Today, with the advent of genetics, Christian thinkers now know that Mary must have contributed the female egg that made Jesus into a man. [Jesus, being a male, could not have been her clone, otherwise he would be a woman, and if cloned purely from Mary’s genes would nullify the claim that he was God’s son, too]. This presents a problem for we know that in order to be a human being in the first place, it takes a male sperm.
The ancients commonly believed that the woman contributes nothing to the physical being of the baby to be born. The mother was nothing but a receptacle for the male sperm, which grew to become a child. So the ancient and medieval church believed that Jesus’ humanity was a new creation, and therefore sinless. Modern genetics have forced Christians today to take a new view of the virgin birth. Can they adequately explain how Jesus is a human being, since a human being is not conceived until a human male sperm penetrates a human female egg. Until that happens you do not have the complete chromosomal structure required to have a human being in the first place.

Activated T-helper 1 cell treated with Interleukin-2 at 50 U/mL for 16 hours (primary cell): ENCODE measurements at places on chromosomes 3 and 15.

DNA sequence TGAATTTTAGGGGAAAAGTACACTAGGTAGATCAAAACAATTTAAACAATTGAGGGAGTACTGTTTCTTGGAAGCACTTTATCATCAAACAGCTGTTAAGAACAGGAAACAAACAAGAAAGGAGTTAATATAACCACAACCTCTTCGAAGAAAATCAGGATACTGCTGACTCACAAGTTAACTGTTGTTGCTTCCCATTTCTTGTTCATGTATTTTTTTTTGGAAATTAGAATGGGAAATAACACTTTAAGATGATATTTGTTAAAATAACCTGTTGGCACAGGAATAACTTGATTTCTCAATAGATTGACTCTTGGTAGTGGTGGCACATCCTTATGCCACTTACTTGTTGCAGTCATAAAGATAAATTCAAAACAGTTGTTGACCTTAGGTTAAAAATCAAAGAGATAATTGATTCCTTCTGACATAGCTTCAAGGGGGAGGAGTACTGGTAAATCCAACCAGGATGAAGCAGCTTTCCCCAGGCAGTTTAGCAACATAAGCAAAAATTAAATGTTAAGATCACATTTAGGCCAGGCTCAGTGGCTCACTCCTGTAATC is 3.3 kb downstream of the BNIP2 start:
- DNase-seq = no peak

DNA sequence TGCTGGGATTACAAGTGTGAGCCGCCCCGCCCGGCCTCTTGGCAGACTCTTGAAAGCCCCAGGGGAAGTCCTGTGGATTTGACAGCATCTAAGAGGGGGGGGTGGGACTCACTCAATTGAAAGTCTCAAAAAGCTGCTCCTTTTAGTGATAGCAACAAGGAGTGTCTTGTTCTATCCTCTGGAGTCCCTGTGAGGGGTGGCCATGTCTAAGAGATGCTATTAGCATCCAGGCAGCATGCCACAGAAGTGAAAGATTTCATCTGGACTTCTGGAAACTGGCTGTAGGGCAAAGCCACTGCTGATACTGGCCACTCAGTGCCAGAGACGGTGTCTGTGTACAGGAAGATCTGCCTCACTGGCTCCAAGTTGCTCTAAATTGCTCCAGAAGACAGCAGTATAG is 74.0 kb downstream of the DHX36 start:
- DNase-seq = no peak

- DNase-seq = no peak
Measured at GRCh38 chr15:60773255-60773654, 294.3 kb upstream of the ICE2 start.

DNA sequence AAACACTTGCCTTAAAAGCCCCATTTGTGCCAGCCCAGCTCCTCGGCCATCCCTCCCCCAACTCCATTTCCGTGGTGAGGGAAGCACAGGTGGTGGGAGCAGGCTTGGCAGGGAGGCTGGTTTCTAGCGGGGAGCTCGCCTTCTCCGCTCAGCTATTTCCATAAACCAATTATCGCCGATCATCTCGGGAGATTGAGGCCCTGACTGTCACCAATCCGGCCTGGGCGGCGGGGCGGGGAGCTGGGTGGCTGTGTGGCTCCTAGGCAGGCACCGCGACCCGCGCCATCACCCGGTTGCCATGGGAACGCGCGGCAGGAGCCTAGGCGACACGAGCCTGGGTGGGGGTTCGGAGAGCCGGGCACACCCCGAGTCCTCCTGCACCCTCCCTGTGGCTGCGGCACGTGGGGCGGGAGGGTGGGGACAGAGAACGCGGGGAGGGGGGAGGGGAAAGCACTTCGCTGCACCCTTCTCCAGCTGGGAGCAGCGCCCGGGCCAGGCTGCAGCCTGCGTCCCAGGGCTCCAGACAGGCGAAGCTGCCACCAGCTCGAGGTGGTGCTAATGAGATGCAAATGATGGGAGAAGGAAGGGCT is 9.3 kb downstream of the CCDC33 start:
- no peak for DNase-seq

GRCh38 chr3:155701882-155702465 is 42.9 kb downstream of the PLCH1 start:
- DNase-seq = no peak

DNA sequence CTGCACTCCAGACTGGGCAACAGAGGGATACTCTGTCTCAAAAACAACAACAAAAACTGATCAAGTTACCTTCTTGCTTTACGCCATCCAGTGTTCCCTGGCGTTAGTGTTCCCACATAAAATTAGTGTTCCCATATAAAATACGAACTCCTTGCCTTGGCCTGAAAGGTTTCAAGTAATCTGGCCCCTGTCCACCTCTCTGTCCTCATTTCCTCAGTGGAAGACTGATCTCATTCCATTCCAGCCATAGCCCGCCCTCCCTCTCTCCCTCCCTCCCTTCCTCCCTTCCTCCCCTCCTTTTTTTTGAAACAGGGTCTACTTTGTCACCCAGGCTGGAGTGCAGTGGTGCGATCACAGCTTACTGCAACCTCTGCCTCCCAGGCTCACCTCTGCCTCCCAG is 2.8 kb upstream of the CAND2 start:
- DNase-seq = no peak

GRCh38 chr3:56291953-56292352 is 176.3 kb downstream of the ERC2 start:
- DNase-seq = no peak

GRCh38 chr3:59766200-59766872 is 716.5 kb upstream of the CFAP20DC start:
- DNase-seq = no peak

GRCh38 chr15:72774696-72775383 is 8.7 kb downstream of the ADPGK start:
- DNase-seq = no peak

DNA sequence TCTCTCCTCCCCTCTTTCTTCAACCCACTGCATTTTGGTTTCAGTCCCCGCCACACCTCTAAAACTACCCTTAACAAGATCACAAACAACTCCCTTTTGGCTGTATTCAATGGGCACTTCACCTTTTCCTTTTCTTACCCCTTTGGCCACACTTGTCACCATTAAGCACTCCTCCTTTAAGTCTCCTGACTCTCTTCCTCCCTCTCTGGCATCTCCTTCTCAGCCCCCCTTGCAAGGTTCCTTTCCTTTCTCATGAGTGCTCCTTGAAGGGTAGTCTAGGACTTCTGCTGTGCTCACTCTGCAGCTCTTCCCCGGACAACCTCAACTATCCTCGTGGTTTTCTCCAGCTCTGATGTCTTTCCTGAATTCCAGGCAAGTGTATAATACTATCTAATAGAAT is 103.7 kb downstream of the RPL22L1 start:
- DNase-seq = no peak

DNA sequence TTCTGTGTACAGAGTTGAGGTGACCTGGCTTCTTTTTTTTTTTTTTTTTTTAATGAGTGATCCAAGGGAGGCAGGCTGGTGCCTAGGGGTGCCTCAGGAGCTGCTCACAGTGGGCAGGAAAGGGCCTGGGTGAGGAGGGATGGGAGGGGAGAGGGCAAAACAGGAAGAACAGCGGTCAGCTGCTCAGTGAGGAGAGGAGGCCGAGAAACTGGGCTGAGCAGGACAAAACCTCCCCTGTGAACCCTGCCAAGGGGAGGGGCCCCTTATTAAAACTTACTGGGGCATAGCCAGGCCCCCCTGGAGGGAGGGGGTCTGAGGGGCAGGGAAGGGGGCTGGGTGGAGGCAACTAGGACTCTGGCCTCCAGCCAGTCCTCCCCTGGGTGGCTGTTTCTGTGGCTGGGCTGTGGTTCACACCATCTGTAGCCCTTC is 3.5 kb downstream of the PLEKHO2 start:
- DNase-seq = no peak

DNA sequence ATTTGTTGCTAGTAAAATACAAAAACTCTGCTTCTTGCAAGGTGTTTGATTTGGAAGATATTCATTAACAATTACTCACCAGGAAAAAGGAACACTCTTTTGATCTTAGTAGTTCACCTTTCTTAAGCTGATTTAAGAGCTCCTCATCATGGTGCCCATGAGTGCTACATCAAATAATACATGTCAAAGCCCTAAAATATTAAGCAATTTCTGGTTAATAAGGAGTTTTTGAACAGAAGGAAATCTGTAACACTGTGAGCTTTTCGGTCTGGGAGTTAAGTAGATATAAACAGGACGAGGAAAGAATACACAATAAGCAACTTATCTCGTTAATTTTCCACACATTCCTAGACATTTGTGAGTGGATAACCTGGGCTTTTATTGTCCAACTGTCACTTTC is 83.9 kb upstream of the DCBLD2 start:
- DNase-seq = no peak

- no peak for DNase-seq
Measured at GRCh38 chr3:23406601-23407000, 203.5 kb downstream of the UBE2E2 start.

Of course, Christians can always say God can do anything, even create a human being. But then how is Jesus a descendant of Joseph? Neither Luke's nor Matthew's geneologies genetically link Jesus with Abraham or Adam. He's not the "real" father of Jesus.
And as far as punting to the "God can do anything" defense," Christians only use that defense when they need to use it, for you don't hear them saying this when it comes to the problem of human suffering in the world. You don't hear them arguing that God could eliminate evil. "He has his reasons," they say.
It's just that at an ancient time when people thought virgin births were genetically possible, people claimed they happened, that's all. Does anyone really think they happen today? How hard would it be to convince someone in today's scientific world that a virgin had a baby, which was sired by God, and yet geneologically linked to a great great great...grandfather?
There are too many improbabilities here. Way too many.